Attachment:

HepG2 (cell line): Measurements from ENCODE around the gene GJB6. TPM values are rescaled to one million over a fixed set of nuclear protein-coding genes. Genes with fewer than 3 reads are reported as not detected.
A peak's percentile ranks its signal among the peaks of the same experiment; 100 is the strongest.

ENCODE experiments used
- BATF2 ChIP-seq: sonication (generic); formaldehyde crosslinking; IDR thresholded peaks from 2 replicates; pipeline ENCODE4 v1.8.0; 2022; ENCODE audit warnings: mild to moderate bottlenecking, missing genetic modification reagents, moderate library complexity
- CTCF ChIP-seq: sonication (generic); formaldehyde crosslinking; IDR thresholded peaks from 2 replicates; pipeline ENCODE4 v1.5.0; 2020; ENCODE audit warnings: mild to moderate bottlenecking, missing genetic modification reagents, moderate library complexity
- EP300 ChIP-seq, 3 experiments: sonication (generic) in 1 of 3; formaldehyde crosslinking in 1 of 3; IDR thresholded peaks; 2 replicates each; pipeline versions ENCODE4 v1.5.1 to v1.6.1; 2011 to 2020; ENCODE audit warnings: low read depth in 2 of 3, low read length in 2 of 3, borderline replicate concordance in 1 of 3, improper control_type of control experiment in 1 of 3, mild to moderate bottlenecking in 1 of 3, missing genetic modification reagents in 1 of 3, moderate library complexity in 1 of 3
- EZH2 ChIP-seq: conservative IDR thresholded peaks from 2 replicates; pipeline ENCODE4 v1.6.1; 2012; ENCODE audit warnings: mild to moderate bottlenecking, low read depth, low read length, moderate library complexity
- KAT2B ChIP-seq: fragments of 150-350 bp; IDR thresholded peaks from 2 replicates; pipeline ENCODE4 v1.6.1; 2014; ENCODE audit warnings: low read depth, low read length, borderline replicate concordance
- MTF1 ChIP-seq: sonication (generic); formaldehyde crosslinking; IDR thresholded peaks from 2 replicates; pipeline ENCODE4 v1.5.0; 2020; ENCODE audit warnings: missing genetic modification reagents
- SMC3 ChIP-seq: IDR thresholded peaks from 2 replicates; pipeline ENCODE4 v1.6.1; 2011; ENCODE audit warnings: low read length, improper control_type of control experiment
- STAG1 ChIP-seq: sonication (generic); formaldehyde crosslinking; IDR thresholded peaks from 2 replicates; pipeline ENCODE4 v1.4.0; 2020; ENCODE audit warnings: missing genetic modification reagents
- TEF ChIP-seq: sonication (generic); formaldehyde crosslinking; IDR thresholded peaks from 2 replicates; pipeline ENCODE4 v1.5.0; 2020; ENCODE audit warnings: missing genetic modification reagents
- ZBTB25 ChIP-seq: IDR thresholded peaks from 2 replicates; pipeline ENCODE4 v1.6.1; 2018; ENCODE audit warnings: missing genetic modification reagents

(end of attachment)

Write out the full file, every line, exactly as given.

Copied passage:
HepG2 (cell line): Measurements from ENCODE around the gene GJB6. TPM values are rescaled to one million over a fixed set of nuclear protein-coding genes. Genes with fewer than 3 reads are reported as not detected.
A peak's percentile ranks its signal among the peaks of the same experiment; 100 is the strongest.

ENCODE experiments used
- BATF2 ChIP-seq: sonication (generic); formaldehyde crosslinking; IDR thresholded peaks from 2 replicates; pipeline ENCODE4 v1.8.0; 2022; ENCODE audit warnings: mild to moderate bottlenecking, missing genetic modification reagents, moderate library complexity
- CTCF ChIP-seq: sonication (generic); formaldehyde crosslinking; IDR thresholded peaks from 2 replicates; pipeline ENCODE4 v1.5.0; 2020; ENCODE audit warnings: mild to moderate bottlenecking, missing genetic modification reagents, moderate library complexity
- EP300 ChIP-seq, 3 experiments: sonication (generic) in 1 of 3; formaldehyde crosslinking in 1 of 3; IDR thresholded peaks; 2 replicates each; pipeline versions ENCODE4 v1.5.1 to v1.6.1; 2011 to 2020; ENCODE audit warnings: low read depth in 2 of 3, low read length in 2 of 3, borderline replicate concordance in 1 of 3, improper control_type of control experiment in 1 of 3, mild to moderate bottlenecking in 1 of 3, missing genetic modification reagents in 1 of 3, moderate library complexity in 1 of 3
- EZH2 ChIP-seq: conservative IDR thresholded peaks from 2 replicates; pipeline ENCODE4 v1.6.1; 2012; ENCODE audit warnings: mild to moderate bottlenecking, low read depth, low read length, moderate library complexity
- KAT2B ChIP-seq: fragments of 150-350 bp; IDR thresholded peaks from 2 replicates; pipeline ENCODE4 v1.6.1; 2014; ENCODE audit warnings: low read depth, low read length, borderline replicate concordance
- MTF1 ChIP-seq: sonication (generic); formaldehyde crosslinking; IDR thresholded peaks from 2 replicates; pipeline ENCODE4 v1.5.0; 2020; ENCODE audit warnings: missing genetic modification reagents
- SMC3 ChIP-seq: IDR thresholded peaks from 2 replicates; pipeline ENCODE4 v1.6.1; 2011; ENCODE audit warnings: low read length, improper control_type of control experiment
- STAG1 ChIP-seq: sonication (generic); formaldehyde crosslinking; IDR thresholded peaks from 2 replicates; pipeline ENCODE4 v1.4.0; 2020; ENCODE audit warnings: missing genetic modification reagents
- TEF ChIP-seq: sonication (generic); formaldehyde crosslinking; IDR thresholded peaks from 2 replicates; pipeline ENCODE4 v1.5.0; 2020; ENCODE audit warnings: missing genetic modification reagents
- ZBTB25 ChIP-seq: IDR thresholded peaks from 2 replicates; pipeline ENCODE4 v1.6.1; 2018; ENCODE audit warnings: missing genetic modification reagents